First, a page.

Have a Merry Have a Merry IN­STA XMAS

Post im­ages of home-made baubles and dogs in antlers if you wish, says beauty vlog­ger Sali Hughes – but re­mem­ber to #stayinthe­mo­ment

Woman & Home (South Africa) - - Style Tips -

Some time in late Novem­ber, per­haps early De­cem­ber, Elf is on TV again and some­thing strange hap­pens on so­cial me­dia. Self-pro­mo­tion is over­looked as the open­ing cred­its of Will Fer­rell’s film about Santa’s gi­gan­tic helper roll, and Face­book et al. gid­dily de­clare Christ­mas open for busi­ness.

Since my first Christ­mas on so­cial me­dia, just un­der a decade ago, I’ve seen dozens of new tra­di­tions take hold. Whether it’s live-tweet­ing a new TV com­mer­cial or com­par­ing cracker jokes, users in their mil­lions cel­e­brate the fes­tive sea­son with their vir­tual friends. But us­ing so­cial channels over Christ­mas can be fraught with faux pas and poster’s re­morse, so it’s ju­di­cious to have some ground rules.

If you find your­self sit­ting with your rel­a­tives try­ing to cope with Un­cle Clive’s sex­ist jokes with­out burst­ing a blood ves­sel, seek so­lace in like-minded fol­low­ers by all means – but al­ways stop at nam­ing names. Any­thing on­line ex­ists for­ever, few peo­ple de­serve to be shamed be­fore a global au­di­ence and, be­sides, Christ­mas is a time for tol­er­ance – even if your fam­ily didn’t get the memo. If you are post­ing fes­tive snaps, do it sen­si­bly: it isn’t wise to show the world your house is un­oc­cu­pied, or to show o‡ ev­ery gift in an on­line Christ­mas cat­a­logue for bur­glars. Present-post­ing of any kind can be risky, in fact. I love see­ing fes­tive In­sta­gram im­ages of socks, books, bub­ble bath and Toblerone, but jewellery, hand­bags and other lux­u­ries most peo­ple can’t a‡ord? Not so much.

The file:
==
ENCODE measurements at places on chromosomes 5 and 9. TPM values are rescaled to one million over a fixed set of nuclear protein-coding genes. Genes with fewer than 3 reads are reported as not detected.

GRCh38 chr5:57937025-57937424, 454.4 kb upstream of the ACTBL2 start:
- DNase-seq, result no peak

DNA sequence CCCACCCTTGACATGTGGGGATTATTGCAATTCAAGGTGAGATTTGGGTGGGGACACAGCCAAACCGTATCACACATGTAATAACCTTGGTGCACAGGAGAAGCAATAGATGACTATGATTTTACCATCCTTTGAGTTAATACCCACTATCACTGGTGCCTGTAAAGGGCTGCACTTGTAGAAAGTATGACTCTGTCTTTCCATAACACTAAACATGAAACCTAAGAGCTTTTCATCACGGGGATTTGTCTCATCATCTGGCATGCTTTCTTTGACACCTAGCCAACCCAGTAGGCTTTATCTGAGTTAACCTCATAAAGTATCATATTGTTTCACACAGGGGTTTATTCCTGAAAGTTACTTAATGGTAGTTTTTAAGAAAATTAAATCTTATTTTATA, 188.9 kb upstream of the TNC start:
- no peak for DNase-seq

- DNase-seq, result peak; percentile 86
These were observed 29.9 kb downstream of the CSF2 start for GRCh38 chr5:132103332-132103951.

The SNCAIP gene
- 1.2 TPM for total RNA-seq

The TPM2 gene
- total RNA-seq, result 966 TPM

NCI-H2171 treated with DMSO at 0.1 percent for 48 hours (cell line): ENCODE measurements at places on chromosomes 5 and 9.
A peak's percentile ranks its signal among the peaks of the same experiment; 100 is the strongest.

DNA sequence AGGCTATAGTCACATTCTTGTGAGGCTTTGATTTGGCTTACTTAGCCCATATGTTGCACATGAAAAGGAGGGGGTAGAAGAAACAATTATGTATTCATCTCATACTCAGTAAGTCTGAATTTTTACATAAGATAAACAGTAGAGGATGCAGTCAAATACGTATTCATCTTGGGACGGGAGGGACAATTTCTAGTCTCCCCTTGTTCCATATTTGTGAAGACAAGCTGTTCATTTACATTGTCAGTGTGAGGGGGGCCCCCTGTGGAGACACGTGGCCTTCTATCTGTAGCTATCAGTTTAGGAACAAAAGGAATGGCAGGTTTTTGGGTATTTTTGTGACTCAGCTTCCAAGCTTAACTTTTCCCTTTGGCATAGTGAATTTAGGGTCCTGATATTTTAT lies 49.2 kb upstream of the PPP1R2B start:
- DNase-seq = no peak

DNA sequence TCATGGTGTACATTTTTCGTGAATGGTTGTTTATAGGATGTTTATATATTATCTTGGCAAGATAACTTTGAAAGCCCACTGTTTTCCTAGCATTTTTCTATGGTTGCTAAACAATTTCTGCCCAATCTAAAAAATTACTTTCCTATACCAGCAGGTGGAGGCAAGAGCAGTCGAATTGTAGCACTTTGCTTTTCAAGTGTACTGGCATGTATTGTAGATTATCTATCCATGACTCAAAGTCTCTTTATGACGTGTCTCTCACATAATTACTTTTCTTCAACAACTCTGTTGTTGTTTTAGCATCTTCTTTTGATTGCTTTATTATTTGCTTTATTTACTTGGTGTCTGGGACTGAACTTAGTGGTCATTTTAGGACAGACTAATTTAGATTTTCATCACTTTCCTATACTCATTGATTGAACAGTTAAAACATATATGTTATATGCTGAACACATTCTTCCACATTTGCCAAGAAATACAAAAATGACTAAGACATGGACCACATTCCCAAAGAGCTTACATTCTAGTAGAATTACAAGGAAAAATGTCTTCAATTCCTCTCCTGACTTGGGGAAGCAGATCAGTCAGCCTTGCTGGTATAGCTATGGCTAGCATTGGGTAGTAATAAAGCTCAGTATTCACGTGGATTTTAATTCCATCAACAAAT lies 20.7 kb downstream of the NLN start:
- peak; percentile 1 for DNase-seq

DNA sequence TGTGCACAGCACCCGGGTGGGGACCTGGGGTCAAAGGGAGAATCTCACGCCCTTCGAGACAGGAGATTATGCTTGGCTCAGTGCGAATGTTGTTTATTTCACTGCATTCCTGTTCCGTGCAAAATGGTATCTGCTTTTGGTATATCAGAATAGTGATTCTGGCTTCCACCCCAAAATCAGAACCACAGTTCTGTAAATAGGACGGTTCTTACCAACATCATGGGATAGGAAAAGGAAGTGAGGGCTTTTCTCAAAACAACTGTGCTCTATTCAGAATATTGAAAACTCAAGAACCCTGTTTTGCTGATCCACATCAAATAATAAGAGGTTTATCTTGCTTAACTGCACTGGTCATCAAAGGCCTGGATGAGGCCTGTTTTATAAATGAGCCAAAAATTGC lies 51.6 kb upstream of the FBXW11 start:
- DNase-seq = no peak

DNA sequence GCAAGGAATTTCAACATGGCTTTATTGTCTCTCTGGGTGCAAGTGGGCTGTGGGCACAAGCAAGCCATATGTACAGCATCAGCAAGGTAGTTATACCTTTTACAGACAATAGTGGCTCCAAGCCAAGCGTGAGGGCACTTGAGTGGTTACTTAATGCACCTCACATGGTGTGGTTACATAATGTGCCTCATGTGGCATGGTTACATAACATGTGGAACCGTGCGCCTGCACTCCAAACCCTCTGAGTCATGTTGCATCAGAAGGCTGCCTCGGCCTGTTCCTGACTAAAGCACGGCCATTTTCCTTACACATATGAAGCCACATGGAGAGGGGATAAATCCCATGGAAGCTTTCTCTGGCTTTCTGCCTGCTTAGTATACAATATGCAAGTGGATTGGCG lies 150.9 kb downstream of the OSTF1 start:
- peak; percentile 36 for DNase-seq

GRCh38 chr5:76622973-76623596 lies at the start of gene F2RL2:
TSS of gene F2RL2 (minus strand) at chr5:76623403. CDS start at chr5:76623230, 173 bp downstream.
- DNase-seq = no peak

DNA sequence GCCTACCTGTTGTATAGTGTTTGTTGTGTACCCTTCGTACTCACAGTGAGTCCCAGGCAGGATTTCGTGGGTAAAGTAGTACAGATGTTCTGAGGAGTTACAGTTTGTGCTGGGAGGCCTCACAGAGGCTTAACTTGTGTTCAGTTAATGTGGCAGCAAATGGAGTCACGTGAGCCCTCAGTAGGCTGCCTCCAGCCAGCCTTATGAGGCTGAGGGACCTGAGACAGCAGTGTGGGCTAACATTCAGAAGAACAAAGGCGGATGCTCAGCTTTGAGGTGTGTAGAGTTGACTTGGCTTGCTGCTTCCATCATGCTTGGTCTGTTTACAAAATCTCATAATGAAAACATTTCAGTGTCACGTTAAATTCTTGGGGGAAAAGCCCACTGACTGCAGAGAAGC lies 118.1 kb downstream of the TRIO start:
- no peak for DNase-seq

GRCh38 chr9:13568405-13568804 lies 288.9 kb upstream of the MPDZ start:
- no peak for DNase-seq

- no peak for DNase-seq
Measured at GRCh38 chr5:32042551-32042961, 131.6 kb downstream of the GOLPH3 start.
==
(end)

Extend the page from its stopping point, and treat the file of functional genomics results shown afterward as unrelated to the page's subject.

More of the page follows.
New Year’s Eve is a great time to join in the cel­e­bra­tion with on­line friends – and a joy­ous re­minder that you’re not the only one who chose to avoid the New Year’s Eve bus­tle by stay­ing in and watch­ing romcoms in your PJS. In fact, so­cial me­dia be­comes one big, lazy house party where you can re­lax, chat and laugh with­out hav­ing to clean up af­ter. A re­view of your year on Face­book is a nice idea, but re­sist the urge to make a braggy list of ac­com­plish­ments.

You can, how­ever, ig­nore grinches com­plain­ing about Christ­mas tree pic­tures on Face­book. Bah, hum­bug! to them. See­ing chil­dren hang home-made baubles is won­der­ful. Like­wise, dogs in antlers, cats rolling in wrap­ping pa­per, dads snooz­ing in wonky pa­per crowns – all are just the ticket. Just don’t sour the mood with on­line ar­gu­ments about Don­ald Trump. In­stead, pledge to fo­cus on the fact that you have no work and no diet re­stric­tions for the next three days.

But for good­ness’ sake do all of this sober. If your fin­gers are so sticky from drink­ing eggnog that they’re mak­ing typ­ing a chal­lenge, you’re too drunk to be broad­cast­ing on the In­ter­net. Al­co­hol and so­cial me­dia don’t mix. Which is one of the many rea­sons why, apart from the odd happy 10-minute burst, I make sure so­cial me­dia doesn’t play a piv­otal role in my Christ­mas. On­line fes­tiv­i­ties are a joy, but no sub­sti­tute for qual­ity time with old friends, kids I adore, and the hus­band I found… on Twit­ter. w&h

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